James Whatley Reply:

    Completely valid argument Justin – and one I thought of earlier too 😉
    Instead of playing £8 for the photo, why not pay £4 and have Alton Towers post the photo direct to my Facebook wall there and then?

    Realtime web and all that 😉

    Justin Reply:

    yep, there has to be some payment, otherwise I can’t see them taking it on board. It’s too big a revenue stream otherwise.

  2. Some great ideas about an as-yet untapped application for social. Seems to me that Foursquare and Facebbok deals in particular are being massively overlooked by business in the entertainment/retail fields. There’s so much potential for increased online buzz/footfall/ revenue.

    I’d just like to briefly mention another business in the leiusre industry using to social to good effect. Brentwood Karting is an innocuous kart track tucked away in the leafy suburbs of Essex, but with a crucial social layer woven into the experience which left me with a great impression of the place.

    Upon arriving at the track, all users are asked to log in to Facebook and connect with the ‘Brentwood Karting’ app. As soon as the racing was over, race positions and lap times were posted on each drivers wall for all to see. Simple, but a really nice touch which demonstrated them going the extra mile (no pun intended!) to please customers.

    Activities like this are always worthy of a Tweet or Status update to let all your friends know how you fared, so the automated system they used just seemed to make sense.

  3. Loved these ideas James!  Could also look at deals on fast track tickets etc if you tweet at the ride about que times or something like that. On a recent trip to thorpe park I downloaded the app specifically to monitor que times (more for the company in which I was on the day than for me) and it didn’t even work.  This space lends itself to a whole realm of opportunities for a far improved customer experience if executed to through fool proof social tools.  As long as our phones don’t get drowned when on a log flume we can all tweet our way to the front of a que in no time.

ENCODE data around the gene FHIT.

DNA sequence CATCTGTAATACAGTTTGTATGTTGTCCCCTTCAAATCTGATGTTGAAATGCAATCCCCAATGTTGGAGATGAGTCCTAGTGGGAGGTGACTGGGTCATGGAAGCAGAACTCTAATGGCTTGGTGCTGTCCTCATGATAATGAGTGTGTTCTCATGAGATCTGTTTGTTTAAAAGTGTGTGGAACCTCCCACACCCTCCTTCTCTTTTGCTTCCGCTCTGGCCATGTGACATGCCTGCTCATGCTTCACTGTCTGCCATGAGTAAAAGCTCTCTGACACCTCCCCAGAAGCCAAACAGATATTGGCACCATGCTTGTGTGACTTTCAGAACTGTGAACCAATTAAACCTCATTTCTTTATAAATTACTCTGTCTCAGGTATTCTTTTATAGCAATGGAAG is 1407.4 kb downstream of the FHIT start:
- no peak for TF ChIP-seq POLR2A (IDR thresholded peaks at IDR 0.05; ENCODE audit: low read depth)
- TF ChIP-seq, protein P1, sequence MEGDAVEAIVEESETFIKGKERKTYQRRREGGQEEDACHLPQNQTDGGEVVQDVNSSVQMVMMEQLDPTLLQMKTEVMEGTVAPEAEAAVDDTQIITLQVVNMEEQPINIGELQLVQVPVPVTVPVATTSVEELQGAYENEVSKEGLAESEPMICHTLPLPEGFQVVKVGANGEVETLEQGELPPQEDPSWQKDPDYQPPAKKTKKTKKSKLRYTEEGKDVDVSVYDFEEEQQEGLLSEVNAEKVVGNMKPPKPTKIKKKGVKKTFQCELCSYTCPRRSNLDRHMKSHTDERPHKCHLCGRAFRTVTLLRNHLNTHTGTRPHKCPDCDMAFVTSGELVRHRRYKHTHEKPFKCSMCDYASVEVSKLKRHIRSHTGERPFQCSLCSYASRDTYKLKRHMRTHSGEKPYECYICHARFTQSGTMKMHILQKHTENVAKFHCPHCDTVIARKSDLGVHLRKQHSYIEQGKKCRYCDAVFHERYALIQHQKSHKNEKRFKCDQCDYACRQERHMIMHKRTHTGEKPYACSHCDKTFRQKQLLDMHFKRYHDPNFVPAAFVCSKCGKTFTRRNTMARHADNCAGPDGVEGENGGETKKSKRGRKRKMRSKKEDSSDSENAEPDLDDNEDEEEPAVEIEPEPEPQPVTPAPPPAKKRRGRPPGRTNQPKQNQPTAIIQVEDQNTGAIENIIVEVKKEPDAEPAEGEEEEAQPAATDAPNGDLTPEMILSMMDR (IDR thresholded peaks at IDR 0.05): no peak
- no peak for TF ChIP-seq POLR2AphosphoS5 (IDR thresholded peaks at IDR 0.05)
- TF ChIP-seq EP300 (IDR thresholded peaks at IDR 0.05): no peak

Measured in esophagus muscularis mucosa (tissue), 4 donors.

James Whatley Reply:

    Fast track twitter tickets? I like it! 🙂 Thanks for stopping by Nina, good to see you.

    [and a Thorpe Park iPhone app huh? Nice idea, shame it didn’t work]

  4. I noticed something I didn’t expect on a trip to Thorpe Park a fair few months ago, all of the rides had their own individual Foursquare check-ins.

    I thought  maybe I could maybe manage to steal a mayorship of a ride, or at the very least pick up a few points for new checkins, but there seemed to be a recurring theme, the same guy seemed to be the mayor of ALL of the rides. Not cool. The amount of check-ins this guy had suggested to me that he was probably staff, or he went to Thorpe Park way too much.

    Assuming he was staff, yeah it’s a great ego boost for him to boost his 4Sq mayorship numbers, but it’s a massive deterrent for newcomers or even regulars to engage with such an organised setup using 4Sq.  I didn’t know,  nor was presented by checking in, of any benefit to checking in either which was a massive shame.

  5. So looks like some Theme Parks have taken your advice James 😉  Some interesting experience sharing going on at Luna Park in Sydney and Great Wolf Lodge resort where they have used Facebook photo tagging, check the link

Comments are closed.